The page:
Spring is blooming at this moment in our climate, with tiny blue flowers springing up from slushy brown grass to remind us what plants are like. All of this is happening on its schedule – even though the NBA is cancelled. We all keep on living no matter how weird things get. 

Nothing matters.

The font on my thesis is something that I was once considering worrying about just a few weeks ago. Now I don’t even care if I finish all the sentences. Is my style cool enough? Doesn’t matter since I can just turn off my camera in the meetings/hangouts. When the basics require me to worry about them a lot, I don’t worry about anything but the basics. 

Today I felt like a failure because my computational modelling wouldn’t work at all (I got a room temperature of 240°C – yet I’m about to try and get my masters in thermodynamics). And so I spent the day sewing face masks for people. I set my dining room table up for maximum manufacturing efficiency, and set out to cut up a bunch of cloth (chosen for aesthetic and function), imagining people that I would like to give them to. I only made six by the end of the day, and though my designs kept iterating – I still only had one that fit perfectly around the nose. So I felt like a failure again. 

But then I acknowledged how hard I am trying to live through an entirely new situation. My ability to function at all is of greater importance than the topic within which I function. My job is to live. 

It is time to return to the fundamental functions of life. I let go of the interpersonal struggles I was having to return to focusing on food, shelter, and internet access.

Now is the time to listen to yourself.

I found out that my coping mechanism for giant life changes is to return to my homesteading roots. When my university closed for the virus, I bought goats with my brother. At first it felt insane – and my boyfriend certainly required some space (though that’s only the distance from the kitchen to the bedroom) to think about it. So I’ve been really trying to hear what my thoughts, feelings, and memories are saying to me. I want to know how I react to this, and I want to know why I react like that. And the only way to do that is to humbly return to our self awareness. I genuinely dislike meditating. I wish I didn’t hate it, I’ve been doing it for so long (started concentration meditation as a kid but only seriously after 17) – but I find it so annoying. My mind can always think of a million reasons not to meditate, and unfortunately for me I often listen to them. But I’m treating it like brushing my teeth – a routine I would never give up and don’t consider it a nuisance – and I try to listen to myself before bed.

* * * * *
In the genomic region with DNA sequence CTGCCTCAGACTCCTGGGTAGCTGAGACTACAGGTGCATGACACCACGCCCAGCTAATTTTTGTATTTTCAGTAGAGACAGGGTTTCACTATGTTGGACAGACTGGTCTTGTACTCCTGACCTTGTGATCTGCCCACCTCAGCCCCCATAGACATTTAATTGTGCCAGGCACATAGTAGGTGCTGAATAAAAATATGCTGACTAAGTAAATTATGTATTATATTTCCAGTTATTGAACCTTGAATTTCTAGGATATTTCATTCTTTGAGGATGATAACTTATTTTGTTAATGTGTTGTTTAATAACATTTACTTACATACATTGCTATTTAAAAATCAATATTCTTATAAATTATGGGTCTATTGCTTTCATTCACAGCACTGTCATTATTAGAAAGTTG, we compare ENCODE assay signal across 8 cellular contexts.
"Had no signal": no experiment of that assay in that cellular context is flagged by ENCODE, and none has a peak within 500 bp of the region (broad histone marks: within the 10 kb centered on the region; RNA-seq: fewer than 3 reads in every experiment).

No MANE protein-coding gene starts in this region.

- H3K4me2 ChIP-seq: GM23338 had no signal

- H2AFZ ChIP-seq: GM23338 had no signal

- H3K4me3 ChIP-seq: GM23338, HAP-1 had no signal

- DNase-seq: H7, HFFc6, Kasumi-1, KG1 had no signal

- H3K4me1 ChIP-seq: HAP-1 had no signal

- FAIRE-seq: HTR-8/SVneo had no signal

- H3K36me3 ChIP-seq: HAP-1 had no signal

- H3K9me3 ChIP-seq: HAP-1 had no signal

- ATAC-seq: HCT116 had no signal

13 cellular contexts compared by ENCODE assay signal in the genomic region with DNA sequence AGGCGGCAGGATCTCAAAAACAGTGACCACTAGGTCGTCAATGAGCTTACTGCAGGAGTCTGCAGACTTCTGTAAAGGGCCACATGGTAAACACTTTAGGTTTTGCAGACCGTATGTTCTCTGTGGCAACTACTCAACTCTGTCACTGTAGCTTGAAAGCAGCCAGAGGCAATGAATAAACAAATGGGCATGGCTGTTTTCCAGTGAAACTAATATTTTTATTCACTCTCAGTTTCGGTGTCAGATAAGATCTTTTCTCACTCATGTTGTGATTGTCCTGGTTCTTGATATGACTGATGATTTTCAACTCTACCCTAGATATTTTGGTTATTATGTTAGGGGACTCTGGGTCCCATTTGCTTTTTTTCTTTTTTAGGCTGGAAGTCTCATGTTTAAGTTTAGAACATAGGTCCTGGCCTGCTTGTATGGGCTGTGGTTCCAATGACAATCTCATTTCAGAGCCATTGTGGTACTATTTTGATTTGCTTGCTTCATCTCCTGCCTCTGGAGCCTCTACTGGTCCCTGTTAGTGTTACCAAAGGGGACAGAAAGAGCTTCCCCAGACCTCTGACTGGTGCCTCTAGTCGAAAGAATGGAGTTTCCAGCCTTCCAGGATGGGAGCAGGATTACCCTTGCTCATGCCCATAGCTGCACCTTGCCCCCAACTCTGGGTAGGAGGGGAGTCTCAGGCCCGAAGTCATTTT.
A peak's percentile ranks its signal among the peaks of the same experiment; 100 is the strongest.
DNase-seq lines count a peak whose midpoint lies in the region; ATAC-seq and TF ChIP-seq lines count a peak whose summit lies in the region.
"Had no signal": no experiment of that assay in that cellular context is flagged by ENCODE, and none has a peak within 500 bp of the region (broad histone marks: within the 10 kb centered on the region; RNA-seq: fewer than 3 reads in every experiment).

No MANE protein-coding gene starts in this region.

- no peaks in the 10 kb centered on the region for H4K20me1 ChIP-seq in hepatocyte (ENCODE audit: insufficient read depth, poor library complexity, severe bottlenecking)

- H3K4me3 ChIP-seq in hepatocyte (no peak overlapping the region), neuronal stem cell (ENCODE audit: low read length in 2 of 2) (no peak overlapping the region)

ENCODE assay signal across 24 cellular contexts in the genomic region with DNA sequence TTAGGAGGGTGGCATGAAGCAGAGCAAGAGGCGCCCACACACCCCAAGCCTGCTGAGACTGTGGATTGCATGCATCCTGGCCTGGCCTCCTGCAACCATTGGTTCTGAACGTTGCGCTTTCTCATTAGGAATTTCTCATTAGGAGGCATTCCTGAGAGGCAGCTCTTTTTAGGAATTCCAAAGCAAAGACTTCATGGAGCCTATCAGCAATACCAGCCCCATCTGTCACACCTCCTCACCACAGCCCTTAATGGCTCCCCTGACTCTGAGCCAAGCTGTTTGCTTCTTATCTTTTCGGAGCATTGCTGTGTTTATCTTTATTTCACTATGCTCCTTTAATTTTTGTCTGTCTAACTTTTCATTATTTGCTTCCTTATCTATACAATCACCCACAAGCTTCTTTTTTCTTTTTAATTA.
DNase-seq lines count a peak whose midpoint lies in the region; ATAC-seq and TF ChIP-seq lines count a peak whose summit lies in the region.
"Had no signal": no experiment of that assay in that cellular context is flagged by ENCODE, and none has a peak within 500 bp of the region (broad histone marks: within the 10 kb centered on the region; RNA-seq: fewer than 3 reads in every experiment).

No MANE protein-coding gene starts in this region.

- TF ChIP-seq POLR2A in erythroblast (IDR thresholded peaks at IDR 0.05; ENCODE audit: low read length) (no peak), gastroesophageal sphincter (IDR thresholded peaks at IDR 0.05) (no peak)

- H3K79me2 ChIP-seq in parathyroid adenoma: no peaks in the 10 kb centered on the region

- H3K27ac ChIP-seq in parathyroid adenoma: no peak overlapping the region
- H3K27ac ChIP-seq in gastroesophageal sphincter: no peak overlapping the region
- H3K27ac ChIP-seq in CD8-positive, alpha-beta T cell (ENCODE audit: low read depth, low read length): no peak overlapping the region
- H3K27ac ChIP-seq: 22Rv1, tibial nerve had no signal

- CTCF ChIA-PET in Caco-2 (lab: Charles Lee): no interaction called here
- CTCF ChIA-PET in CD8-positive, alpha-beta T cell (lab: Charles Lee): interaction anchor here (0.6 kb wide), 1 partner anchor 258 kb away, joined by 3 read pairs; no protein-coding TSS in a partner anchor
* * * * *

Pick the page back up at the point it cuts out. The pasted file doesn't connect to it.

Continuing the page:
It tends to be the time when most of my thoughts have boiled to a pitch – when I am in the quiet light of the evening lamp and my insides are whistling. I try to listen to myself speak of great fear for the future, fear that I’m not a good person, fear that there aren’t good people out there, fear that no one knows what they’re doing. But then I hear myself sigh. And it sounds like when the waves crash on a pebble beach. And in listening to my breathing, I can feel how tightly I was clenching my stomach, and I can feel compassion towards the heart of mine that was aching through those thoughts. And that’s when I’m really listening, when I can be in the moment of this life. That is how I can survive each intensity of it.

It is a paradise to even exist on this earth.

Just watch nature documentaries, or your pet, or the sky, or listen to the noise or the silence of life outside. Find all of the angles of beauty and ugliness in your own home – and love it all as art. These are the paradises we each are uniquely given. The perspective of our lives at the end of the world while we live it. We are dancing with artists in different countries and languages while they play music in their homes, and we can read and write messages to each other and communicate in a seemingly infinite way. The jungle of houseplants in my home, that build up my environment of dusty, homemade furniture – with sewing project boxes everywhere and a tiny cat running through it like she’s on a hunt. This is an overwhelmingly beautiful existence. It is everything at the same time, and yet I am completely unprepared for it.

“Le vent se lève!…il faut tenter de vivre!”

-Paul Valéry

By the way, I am so sorry for still being slow at replying to messages. I am dealing with a lot of changes in this month and haven’t been able to manage everything.